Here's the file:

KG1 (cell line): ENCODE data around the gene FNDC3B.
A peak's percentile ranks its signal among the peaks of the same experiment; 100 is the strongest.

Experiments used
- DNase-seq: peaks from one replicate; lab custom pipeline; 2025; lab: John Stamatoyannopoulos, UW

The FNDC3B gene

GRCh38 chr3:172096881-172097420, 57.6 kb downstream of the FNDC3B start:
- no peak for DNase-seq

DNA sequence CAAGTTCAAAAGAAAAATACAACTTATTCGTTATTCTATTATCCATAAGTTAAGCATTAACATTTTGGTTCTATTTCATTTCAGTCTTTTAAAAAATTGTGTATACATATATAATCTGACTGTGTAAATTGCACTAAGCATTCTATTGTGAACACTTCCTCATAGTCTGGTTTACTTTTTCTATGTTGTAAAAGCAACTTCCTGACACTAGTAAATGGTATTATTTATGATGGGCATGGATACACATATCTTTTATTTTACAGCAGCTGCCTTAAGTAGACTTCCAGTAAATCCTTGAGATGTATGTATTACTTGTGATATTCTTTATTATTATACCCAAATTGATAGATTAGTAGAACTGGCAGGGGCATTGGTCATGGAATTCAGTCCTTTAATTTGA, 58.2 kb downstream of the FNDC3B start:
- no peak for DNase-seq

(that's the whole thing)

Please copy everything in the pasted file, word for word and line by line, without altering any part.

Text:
KG1 (cell line): ENCODE data around the gene FNDC3B.
A peak's percentile ranks its signal among the peaks of the same experiment; 100 is the strongest.

Experiments used
- DNase-seq: peaks from one replicate; lab custom pipeline; 2025; lab: John Stamatoyannopoulos, UW

The FNDC3B gene

GRCh38 chr3:172096881-172097420, 57.6 kb downstream of the FNDC3B start:
- no peak for DNase-seq

DNA sequence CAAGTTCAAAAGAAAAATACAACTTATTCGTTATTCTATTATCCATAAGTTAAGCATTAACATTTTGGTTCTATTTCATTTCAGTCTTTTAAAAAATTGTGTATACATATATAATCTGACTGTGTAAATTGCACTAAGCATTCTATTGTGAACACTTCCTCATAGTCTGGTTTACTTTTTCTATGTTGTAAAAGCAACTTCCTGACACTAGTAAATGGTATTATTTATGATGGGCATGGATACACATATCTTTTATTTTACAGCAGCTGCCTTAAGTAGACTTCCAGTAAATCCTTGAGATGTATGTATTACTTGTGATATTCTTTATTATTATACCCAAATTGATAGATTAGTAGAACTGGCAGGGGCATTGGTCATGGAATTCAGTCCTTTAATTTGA, 58.2 kb downstream of the FNDC3B start:
- no peak for DNase-seq